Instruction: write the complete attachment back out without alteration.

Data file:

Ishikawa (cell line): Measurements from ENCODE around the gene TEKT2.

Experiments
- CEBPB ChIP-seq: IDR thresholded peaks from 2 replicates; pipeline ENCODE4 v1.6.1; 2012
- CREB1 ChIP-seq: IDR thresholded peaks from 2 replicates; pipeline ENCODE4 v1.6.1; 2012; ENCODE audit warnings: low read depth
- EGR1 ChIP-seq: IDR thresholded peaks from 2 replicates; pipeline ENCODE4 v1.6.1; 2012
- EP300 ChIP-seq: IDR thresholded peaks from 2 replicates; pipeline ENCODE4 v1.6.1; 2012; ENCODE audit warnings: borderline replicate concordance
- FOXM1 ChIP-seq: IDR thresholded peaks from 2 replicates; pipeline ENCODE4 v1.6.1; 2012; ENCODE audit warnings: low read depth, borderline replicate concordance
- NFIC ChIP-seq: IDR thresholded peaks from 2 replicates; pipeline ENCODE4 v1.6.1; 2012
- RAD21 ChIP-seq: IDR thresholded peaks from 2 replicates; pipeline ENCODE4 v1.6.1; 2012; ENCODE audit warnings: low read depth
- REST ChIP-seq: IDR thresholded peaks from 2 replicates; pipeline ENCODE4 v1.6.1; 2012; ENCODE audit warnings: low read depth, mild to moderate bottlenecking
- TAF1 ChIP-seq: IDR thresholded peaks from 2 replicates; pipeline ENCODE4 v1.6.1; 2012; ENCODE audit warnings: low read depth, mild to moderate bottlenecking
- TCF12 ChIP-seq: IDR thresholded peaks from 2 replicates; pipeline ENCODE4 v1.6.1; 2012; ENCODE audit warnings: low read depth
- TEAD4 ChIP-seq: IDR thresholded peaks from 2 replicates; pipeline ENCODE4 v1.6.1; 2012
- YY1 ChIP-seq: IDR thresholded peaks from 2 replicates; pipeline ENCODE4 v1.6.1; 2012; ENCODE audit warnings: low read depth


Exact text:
Ishikawa (cell line): Measurements from ENCODE around the gene TEKT2.

Experiments
- CEBPB ChIP-seq: IDR thresholded peaks from 2 replicates; pipeline ENCODE4 v1.6.1; 2012
- CREB1 ChIP-seq: IDR thresholded peaks from 2 replicates; pipeline ENCODE4 v1.6.1; 2012; ENCODE audit warnings: low read depth
- EGR1 ChIP-seq: IDR thresholded peaks from 2 replicates; pipeline ENCODE4 v1.6.1; 2012
- EP300 ChIP-seq: IDR thresholded peaks from 2 replicates; pipeline ENCODE4 v1.6.1; 2012; ENCODE audit warnings: borderline replicate concordance
- FOXM1 ChIP-seq: IDR thresholded peaks from 2 replicates; pipeline ENCODE4 v1.6.1; 2012; ENCODE audit warnings: low read depth, borderline replicate concordance
- NFIC ChIP-seq: IDR thresholded peaks from 2 replicates; pipeline ENCODE4 v1.6.1; 2012
- RAD21 ChIP-seq: IDR thresholded peaks from 2 replicates; pipeline ENCODE4 v1.6.1; 2012; ENCODE audit warnings: low read depth
- REST ChIP-seq: IDR thresholded peaks from 2 replicates; pipeline ENCODE4 v1.6.1; 2012; ENCODE audit warnings: low read depth, mild to moderate bottlenecking
- TAF1 ChIP-seq: IDR thresholded peaks from 2 replicates; pipeline ENCODE4 v1.6.1; 2012; ENCODE audit warnings: low read depth, mild to moderate bottlenecking
- TCF12 ChIP-seq: IDR thresholded peaks from 2 replicates; pipeline ENCODE4 v1.6.1; 2012; ENCODE audit warnings: low read depth
- TEAD4 ChIP-seq: IDR thresholded peaks from 2 replicates; pipeline ENCODE4 v1.6.1; 2012
- YY1 ChIP-seq: IDR thresholded peaks from 2 replicates; pipeline ENCODE4 v1.6.1; 2012; ENCODE audit warnings: low read depth